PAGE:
Kate McKibbin is a professional online shopaholic, writer and fashion commentator. The creator and editor of leading online shopping site DropDeadGorgeousDaily.com (DDGD) Kate is the go-to-girl for what to buy, where, when and even why. Kate has also worked for leading women’s glossy titles including Shop Til You Drop, Grazia and New Woman.
Describe yourself in 3 words: Imaginative. Stubborn. Tall.
What is your life motto? The only things you ever regret are the things you DIDN’T do.
When did you start pursuing your career and how long did it take to become successful? Even in high school I wanted to run my own fashion magazine, and pretty much everything I did from then was working towards starting DDGDaily.com, I just didn’t know it at the time. I did a Business and Media degree, worked in advertising for a while; worked at a web design agency and also in fashion magazines, which all came together to equal – DDGDaily.
How many hours did you dedicate to pursuing your dream? Nearly every waking one, apart from when I am indulging in my other passion, really bad reality TV.
Describe how difficult the business really is? It really depends on the day, and the month, but I would say the two hardest things are having an irregular income stream and also not being able to shut your brain off. I often wake in the middle of the night with an idea, or because I’ve remembered I need to call someone.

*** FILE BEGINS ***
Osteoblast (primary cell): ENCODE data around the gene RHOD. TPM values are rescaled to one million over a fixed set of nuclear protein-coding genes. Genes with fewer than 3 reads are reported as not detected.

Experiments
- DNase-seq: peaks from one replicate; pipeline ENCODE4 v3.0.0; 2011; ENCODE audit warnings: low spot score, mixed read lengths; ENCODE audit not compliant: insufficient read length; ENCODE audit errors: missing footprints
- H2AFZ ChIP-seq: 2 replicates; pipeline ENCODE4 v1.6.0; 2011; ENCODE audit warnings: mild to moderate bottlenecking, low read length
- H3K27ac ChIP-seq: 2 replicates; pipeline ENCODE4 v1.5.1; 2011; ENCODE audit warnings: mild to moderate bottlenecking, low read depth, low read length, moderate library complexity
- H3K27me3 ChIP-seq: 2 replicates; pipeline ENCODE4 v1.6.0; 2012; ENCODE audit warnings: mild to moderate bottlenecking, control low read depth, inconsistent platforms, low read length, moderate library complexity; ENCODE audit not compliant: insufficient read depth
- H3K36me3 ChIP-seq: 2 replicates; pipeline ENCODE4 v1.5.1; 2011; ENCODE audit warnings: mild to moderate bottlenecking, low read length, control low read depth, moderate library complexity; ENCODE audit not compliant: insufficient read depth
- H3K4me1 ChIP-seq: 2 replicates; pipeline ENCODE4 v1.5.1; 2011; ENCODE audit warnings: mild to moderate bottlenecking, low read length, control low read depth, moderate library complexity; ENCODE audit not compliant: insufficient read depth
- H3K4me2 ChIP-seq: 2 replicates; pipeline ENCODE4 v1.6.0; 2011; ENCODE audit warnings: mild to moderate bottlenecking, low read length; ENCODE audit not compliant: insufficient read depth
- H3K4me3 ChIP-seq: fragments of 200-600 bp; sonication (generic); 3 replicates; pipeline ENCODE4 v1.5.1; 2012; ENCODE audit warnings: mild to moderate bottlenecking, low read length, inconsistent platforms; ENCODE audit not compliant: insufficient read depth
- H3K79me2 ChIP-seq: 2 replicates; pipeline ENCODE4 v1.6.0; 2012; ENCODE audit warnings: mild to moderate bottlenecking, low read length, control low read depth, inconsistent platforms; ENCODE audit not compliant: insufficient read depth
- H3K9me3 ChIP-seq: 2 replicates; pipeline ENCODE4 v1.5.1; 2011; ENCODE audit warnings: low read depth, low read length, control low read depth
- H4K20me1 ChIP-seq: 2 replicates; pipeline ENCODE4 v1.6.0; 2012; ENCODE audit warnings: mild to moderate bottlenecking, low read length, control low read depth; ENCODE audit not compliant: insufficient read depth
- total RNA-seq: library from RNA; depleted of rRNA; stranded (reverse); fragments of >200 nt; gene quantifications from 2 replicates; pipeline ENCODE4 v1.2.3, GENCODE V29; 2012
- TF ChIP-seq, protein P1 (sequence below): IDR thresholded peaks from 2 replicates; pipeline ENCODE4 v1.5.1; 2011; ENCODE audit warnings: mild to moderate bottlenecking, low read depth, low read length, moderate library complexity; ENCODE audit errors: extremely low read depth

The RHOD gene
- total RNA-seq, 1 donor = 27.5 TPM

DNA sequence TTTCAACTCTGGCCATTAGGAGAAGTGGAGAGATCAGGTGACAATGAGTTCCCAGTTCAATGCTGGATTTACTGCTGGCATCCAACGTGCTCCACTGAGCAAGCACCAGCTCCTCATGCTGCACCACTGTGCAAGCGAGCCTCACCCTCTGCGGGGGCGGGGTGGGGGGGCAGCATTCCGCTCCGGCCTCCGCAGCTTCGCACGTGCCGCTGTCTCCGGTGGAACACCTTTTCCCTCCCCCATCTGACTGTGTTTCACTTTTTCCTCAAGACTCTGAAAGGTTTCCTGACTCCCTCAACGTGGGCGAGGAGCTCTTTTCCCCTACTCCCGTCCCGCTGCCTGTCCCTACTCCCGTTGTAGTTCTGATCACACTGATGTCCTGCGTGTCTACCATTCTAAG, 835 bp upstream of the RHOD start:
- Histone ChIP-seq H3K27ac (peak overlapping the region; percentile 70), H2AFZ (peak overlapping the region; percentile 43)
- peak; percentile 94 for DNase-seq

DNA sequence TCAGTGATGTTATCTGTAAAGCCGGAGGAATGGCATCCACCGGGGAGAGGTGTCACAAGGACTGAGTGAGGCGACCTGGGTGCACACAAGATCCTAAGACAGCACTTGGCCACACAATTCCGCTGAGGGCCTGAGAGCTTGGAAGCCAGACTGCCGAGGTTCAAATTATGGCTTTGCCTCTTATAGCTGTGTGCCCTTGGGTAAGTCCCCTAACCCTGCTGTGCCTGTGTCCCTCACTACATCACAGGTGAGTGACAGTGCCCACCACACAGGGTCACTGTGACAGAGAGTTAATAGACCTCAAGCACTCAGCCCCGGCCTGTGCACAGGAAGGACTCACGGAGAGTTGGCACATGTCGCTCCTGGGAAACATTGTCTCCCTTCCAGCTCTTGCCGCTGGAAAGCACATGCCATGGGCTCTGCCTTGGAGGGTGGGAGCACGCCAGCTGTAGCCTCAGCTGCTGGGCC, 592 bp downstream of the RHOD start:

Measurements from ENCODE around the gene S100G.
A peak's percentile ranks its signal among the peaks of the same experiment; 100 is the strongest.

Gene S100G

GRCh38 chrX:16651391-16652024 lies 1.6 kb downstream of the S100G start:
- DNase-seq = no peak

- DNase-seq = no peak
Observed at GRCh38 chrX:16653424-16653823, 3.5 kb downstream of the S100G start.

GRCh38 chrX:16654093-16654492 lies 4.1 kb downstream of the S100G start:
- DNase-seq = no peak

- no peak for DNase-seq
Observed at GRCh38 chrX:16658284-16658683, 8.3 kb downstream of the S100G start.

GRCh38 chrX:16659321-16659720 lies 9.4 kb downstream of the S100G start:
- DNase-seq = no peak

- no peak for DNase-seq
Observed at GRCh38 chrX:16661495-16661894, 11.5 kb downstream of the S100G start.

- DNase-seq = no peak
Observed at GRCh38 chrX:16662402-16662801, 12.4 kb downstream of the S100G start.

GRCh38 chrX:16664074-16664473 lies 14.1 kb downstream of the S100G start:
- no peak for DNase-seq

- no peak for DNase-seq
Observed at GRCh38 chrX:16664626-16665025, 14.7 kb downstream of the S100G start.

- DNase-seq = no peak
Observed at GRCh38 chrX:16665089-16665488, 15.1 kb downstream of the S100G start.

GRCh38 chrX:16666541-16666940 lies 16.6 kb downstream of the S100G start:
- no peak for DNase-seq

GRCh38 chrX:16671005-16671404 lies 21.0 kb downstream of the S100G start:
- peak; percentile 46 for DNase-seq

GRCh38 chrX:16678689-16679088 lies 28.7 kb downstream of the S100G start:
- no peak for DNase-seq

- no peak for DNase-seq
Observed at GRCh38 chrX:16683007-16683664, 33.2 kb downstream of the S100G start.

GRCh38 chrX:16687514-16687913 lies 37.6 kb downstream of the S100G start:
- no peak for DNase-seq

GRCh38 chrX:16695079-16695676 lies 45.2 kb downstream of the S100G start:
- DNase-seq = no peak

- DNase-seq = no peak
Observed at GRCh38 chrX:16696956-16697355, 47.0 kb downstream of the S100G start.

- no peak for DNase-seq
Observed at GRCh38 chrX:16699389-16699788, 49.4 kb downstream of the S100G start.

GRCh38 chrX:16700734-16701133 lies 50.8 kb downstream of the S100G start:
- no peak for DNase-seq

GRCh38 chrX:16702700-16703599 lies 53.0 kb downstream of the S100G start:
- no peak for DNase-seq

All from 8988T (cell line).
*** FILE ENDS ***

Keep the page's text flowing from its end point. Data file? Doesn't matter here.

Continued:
What is the mistake that taught you an extremely valuable lesson? If something seems too good to be true, it usually is. I wasted a bit of money at the start on some different marketing avenues that promised crazy-good results (and of course didn’t deliver any).
What is the best piece of advice you have been given to date? Never stop being curious. And I haven’t. I think that to run your own business you need to be constantly learning, and evolving (especially when that business is an online one).
In your mind, is formal training essential? For this field, yes and no. I am very lucky that my brain just seems to understand computer nerdy stuff. And a lot of what I know now, I just picked up along the way with trial and error, or through my various jobs – but it has been a long, slow process. So perhaps with some formal training I would have gotten here a lot faster. But I doubt I would have enjoyed it as much.
Do you think having a mentor is important? How would you go about getting one for this industry? I actually have never had a mentor, but I do have a great support network of women who run their own sites and blogs and we are in almost constant contact. It means I have someone to bounce ideas off, to be a shoulder to cry on (or vent at), and we also share ideas and discoveries which is really helpful to everyone.
What are some steps emerging talent can take to start/further their career? Whether you want to get into online, magazines of even just fashion the best thing to do is to start a blog, and to keep at it. Not only is it great writing practice, but it shows just how passionate you are and that is the most important thing.
What kept you going when you felt like giving up? I am very, very stubborn. And I have never really considered failing as an option (which is probably stupid, but it works for me). I also have a whole book shelf of autobiographies about people I admire, and if I really feel like chucking in the towel, I might just have another read of one of those, that usually helps to get the motivation going again.
Do you believe that ‘making it’ is about luck and being in the right place at the right time? Maybe… about five percent of businesses/people get where they are through luck; but I think you can’t use that as an excuse and you really need to work hard and make your own luck.